BOSTON - After meeting with prosecutors to calm concerns about his administration’s handling of the crisis, Gov. Deval Patrick yesterday suggested disciplinary actions stemming from the mishandling of thousands of drug samples at a state crime lab could be handed down within days.
“You’re going to hear a lot more about that before the end of the week,” Patrick said after being asked by reporters what he was doing about delays in the reporting to his office of breaches in protocol at a state crime lab in Jamaica Plain. He gave the same response when asked if people would lose their jobs.
Patrick attended a portion of a closed meeting yesterday with district attorneys, Health and Human Services Secretary JudyAnn Bigby, Public Safety Secretary Mary Beth Heffernan and Attorney General Martha Coakley to discuss the path forward for identifying drug cases that may have been tainted by the mishandling of evidence by a state chemist.
The governor ordered the crime lab, one of 18 labs at Department of Public Health’s William A. Hinton Laboratory, shut down two weeks ago after it was revealed that a chemist may have improperly handled thousands of evidence samples used to prosecute drug crimes.
Control of the crime lab was recently shifted to the State Police, and testing since the lab was shut down has been moved to the State Police Crime Lab in Sudbury. An administration official said there are no immediate plans to reopen the Jamaica Plain lab. Bigby and Heffernan are preparing reports for Patrick looking into how the transgressions were allowed to happen, and why it took so long for information to travel up the chain of command.
Those reports could be available before the end of the week, according to an administration official.
Patrick said he proposed and the district attorneys “seem open to the idea” of setting up a “war room” to sift through the 60,000 samples and 34,000 cases worked on by the chemist since 2002 to try to link the samples to individual defendants starting with those who might be incarcerated now.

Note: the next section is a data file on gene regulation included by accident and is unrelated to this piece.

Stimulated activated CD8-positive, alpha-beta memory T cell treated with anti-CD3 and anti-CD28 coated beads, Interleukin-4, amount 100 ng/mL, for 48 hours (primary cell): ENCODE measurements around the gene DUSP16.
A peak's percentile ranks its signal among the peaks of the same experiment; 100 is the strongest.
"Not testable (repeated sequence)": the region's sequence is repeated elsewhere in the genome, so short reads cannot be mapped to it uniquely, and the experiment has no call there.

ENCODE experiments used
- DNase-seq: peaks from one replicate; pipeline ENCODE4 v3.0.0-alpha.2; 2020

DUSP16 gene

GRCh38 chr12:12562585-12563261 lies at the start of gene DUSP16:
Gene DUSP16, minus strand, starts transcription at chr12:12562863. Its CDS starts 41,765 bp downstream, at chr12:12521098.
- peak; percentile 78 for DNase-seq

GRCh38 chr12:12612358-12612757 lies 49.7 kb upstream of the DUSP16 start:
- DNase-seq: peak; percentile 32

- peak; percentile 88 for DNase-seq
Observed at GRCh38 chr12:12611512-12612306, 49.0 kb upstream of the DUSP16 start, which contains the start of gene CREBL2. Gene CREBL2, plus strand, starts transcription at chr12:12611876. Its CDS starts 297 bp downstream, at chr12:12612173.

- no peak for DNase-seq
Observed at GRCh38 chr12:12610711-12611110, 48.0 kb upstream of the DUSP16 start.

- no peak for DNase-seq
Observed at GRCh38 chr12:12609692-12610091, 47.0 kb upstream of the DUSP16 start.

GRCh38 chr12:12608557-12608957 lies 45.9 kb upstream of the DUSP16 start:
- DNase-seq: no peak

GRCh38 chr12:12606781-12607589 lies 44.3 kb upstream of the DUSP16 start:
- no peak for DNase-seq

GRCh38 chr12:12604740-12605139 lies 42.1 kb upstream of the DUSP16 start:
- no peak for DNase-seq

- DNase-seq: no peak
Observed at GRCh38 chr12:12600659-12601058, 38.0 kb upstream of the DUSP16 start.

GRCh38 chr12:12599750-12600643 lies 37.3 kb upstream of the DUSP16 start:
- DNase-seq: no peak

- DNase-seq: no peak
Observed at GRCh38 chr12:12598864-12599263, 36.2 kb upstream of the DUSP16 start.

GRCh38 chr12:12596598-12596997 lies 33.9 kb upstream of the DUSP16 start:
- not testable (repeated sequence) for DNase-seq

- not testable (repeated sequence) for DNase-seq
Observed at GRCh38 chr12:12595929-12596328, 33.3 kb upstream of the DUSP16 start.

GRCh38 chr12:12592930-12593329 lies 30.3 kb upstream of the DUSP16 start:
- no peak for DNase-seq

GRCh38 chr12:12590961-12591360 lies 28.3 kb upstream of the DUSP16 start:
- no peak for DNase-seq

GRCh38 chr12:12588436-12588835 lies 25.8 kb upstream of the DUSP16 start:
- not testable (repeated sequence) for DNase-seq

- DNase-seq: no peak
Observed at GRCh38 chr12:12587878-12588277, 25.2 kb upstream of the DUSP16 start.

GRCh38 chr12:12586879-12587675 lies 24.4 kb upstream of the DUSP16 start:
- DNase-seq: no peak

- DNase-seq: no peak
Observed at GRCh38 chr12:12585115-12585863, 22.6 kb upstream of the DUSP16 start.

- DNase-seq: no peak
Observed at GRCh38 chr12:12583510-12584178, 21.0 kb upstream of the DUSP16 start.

“I’ve proposed that we create a kind of boiler room or war room with some folks who can work through with the documents and information from different agencies to make sure we get a comprehensive list,” Patrick said.
The Patrick administration has already released a list of drug samples handled by the rogue chemist, identified by prosecutors as Annie Dookhan, and names associated with those samples, but Patrick said that list now must be matched against cases and individual dispositions.
“We prioritize, I hope, those people who may be incarcerated right now because they have a critical liberty interest, but we don’t want to limit it to there. It’s just where we’d start,” Patrick said.
The district attorneys wrote to Patrick last week expressing their frustration at the lack of information provided by the Patrick administration. “Due to the barebones nature of the enormous list we were given, we still do not know exactly how many actual cases these tens of thousands of samples correlate to or which of these samples connects to cases where someone is presently incarcerated and whose liberty literally hangs in the balance,” Worcester District Attorney Joseph Early and Cape and Islands District Attorney Michael O’Keefe wrote in a Sept. 6 letter.
Patrick said sorting through the information will require the effort and cooperation of not just his administration, but prosecutors, defense attorney and the courts.
“I can tell you all of the district attorneys, the attorney general and all of the folks who work with me are determined to see that justice is done,” Patrick said.